But what did the actual preparation of the attack consist of? The troika—N. Lurie, Konstant, Lipshitz—which, for reasons unknown, is represented at the trial only by Lurie, watched when Voroshilov would leave, but the car “went too fast. It is hopeless to fire at a swiftly moving car,” (the testimony of N. Lurie). Having convinced themselves that the car was travelling too fast, these unfortunate terrorists ceased any further surveillance of Voroshilov’s departures. When the trial chairman asks them what they did next, N. Lurie replies that they directed their attention toward the acquisition of explosives in order to accomplish the terrorist act by means of a bomb. The court makes no attempt to bring to light whether they procured any explosives, where, how, whether a bomb was made, etc. With this, the case is closed. In July 1933, N. Lurie leaves for Cheliabinsk to work as a physician. But even in faraway “Cheliabinsk Lurie didn’t halt his terrorist activity.” He waits, don’t you see, for some leader, Kaganovich or Ordzhonikidze, to come to Cheliabinsk. But neither Kaganovich nor Ordzhonikidze, as if on purpose, comes to Cheliabinsk; in any case, N. Lurie does not meet any of them there and does not commit, of course, any attack.
This does not prevent Moishe Lurie from pointing out “how he organized [!] the attack on Comrade Ordzhonikidze ... To this end, M. Lurie proposed that N. Lurie, who was leaving for the tractor factory in Cheliabinsk, use the eventual arrival of Ordzhonikidze at the factory for the realization of the terrorist act!”
N. Lurie remains two and a half years in Cheliabinsk fruitlessly awaiting Ordzhonikidze or Kaganovich. But as the proverb says, if the mountain will not come to Mohammed, Mohammed must go to the mountain. N. Lurie leaves for Leningrad. Passing through Moscow, Moishe Lurie orders him in January 1936 to “shoot Zhdanov during the May 1st demonstration in Leningrad.” (Why it was necessary to assassinate Zhdonov, is impossible to figure out.) During the May 1st demonstration, N. Lurie marches in the column of demonstrators, but does not try to shoot. When the trial chairman asks him why, he answers: “We passed too far away.” And this rubbish is served up at the trial as attacks!
During the trial, there is mentioned the preparation of one more terrorist act against Voroshilov, which supposedly was to be carried out by two important soldiers, both famous heroes of the Civil War: D. Schmidt and Kuzmichev. Obviously, no proof is introduced. Neither Schmidt, nor Kuzmichev, nor any other soldier accused of terrorist activity—Putna, Esterman, Gaevsky—was brought to trial. Three defendants do mention the “terrorist” activity of Schmidt-Kuzmichev. Reingold testifies that “he learned from Mrachkovsky and Dreitzer that in the summer of 1933 there was organized ... a Trotskyist military group consisting of Schmidt, commander of one of the Red Army brigades, Kuzmichev, staff commander of one of the military units, and a number [!] of others.” Mrachkovsky testifies that things took place a year later. “In the middle of 1934, Dreitzer reported to me that he was simultaneously preparing Voroshilov’s assassination, for which Schmidt Dmitrii would have to be prepared ...” Dreitzer himself testified during the prosecutor’s cross-examination that, “I enlisted the services of Esterman and Gaevsky for the terrorist act, and added Schmidt and Kuzmichev in 1935. The latter ones took up the task of killing Voroshilov.”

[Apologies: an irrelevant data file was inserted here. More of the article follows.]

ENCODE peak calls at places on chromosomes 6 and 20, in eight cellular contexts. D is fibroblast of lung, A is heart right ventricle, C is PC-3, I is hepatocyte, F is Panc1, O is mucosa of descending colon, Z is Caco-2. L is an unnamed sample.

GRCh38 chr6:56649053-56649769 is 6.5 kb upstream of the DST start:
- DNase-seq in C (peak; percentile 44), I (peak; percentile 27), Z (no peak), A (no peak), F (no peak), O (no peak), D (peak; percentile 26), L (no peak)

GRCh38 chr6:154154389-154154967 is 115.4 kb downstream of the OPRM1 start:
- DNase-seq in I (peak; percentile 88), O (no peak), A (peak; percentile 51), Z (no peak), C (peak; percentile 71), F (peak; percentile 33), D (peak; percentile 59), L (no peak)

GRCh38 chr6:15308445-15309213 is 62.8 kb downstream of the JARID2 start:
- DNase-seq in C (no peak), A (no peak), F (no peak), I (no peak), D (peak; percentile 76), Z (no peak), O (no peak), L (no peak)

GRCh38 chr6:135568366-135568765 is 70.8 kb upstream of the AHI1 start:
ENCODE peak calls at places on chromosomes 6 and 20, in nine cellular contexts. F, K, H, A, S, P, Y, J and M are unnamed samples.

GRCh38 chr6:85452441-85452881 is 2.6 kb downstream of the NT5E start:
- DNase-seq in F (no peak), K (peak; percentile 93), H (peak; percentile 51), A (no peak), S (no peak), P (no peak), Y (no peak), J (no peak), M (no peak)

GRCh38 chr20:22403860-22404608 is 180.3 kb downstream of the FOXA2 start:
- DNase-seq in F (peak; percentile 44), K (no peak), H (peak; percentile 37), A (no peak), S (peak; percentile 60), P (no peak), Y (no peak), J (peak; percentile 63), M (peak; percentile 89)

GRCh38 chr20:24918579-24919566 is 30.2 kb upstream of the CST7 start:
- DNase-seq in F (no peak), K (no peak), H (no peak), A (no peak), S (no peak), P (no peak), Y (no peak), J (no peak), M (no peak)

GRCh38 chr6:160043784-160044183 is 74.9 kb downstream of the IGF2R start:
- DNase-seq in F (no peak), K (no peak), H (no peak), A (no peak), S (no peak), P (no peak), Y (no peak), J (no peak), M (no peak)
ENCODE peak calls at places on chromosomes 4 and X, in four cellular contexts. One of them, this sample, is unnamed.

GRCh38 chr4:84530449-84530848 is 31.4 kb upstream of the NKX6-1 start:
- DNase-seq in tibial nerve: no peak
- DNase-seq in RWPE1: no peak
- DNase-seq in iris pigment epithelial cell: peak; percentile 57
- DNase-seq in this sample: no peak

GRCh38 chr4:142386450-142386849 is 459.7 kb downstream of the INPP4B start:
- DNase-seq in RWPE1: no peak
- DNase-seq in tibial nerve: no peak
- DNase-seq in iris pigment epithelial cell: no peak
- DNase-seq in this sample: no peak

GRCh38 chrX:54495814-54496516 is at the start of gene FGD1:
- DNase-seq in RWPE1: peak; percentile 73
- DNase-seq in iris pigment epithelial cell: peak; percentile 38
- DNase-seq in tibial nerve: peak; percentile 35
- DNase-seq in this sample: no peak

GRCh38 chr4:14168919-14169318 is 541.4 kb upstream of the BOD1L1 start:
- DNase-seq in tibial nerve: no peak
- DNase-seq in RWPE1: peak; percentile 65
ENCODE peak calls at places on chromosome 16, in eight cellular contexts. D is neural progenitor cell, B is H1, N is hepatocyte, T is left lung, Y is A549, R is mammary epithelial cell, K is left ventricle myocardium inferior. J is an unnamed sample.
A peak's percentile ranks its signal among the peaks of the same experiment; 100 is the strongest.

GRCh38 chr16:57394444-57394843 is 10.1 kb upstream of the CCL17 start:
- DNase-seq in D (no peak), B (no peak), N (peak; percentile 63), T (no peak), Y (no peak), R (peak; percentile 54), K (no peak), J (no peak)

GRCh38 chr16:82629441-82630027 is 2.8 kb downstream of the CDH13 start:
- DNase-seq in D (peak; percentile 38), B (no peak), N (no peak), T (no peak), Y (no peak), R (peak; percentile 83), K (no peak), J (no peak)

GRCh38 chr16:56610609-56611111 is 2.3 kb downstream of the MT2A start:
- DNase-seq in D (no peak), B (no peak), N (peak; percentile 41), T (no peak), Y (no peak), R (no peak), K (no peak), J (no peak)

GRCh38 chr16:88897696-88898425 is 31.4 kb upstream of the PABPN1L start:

Thus all three testimonies (and there is no other testimony about this matter) radically contradict one another: 1933, 1931, 1936—they therefore have to be discarded as crude lies.
During the trial, other attempted attacks are also mentioned; but these last have not even a shadow of proof. Thus, for example, Zinoviev testifies that “he knew about two attempts on Stalin’s life in which Reingold, Dreitzer and Pikel took part.” Neither Dreitzer nor Reingold mentions these “attempts.” Pikel testifies “that in the autumn of 1933 Bogdan had made a new [?] attempt at an attack on Stalin’s life.” He also testifies “about the preparation of a terrorist act against Stalin in 1934”; while his participation “was limited to having put Bakaev in touch with Radin” (the latter is also not brought to trial). Bakaev also makes it known that “in October 1934, under the leadership of Kamenev, Evdokimov and himself (Bakaev), an attack against Stalin was prepared in Moscow ... This attack did not succeed.” And that is all.
The court accepts all these declarations indifferently, does not at all try to clarify the circumstances, the character, the time, the place, etc. of these “attacks.” The absence of any facts about these attacks does not permit us to examine them in greater detail.
Let us note in conclusion that the verdict says: “the Trotskyist-Zinovievist Unified Center prepared a series of terrorist groups and a series of terrorist acts against Comrades Stalin, Voroshilov, Kaganovich, Kirov, Ordzhonikidze, Zhdanov Kossior, Postyshev and others.” 
We have tried above to assiduously select and systematically examine all the facts about the attacks which are scattered throughout the court transcripts. If one considers N. Lurie’s trip to Cheliabinsk an “attack on Ordzhonikidze and Kaganovich” and his trip to Leningrad an “attack on Zhdanov,” then there still remain nonetheless “Postyshev, Kossior and others ...” In the whole trial not one word is said about attacks against them. This does not prevent the court from placing the following paragraph in the verdict: “The court investigation has also established that the Trotskyist-Zinovievist terrorist center ... prepared terrorist acts against comrades Kossior and Postyshev, through a Ukrainian terrorist group which acted under the leadership of the Trotskyist Mukhin.”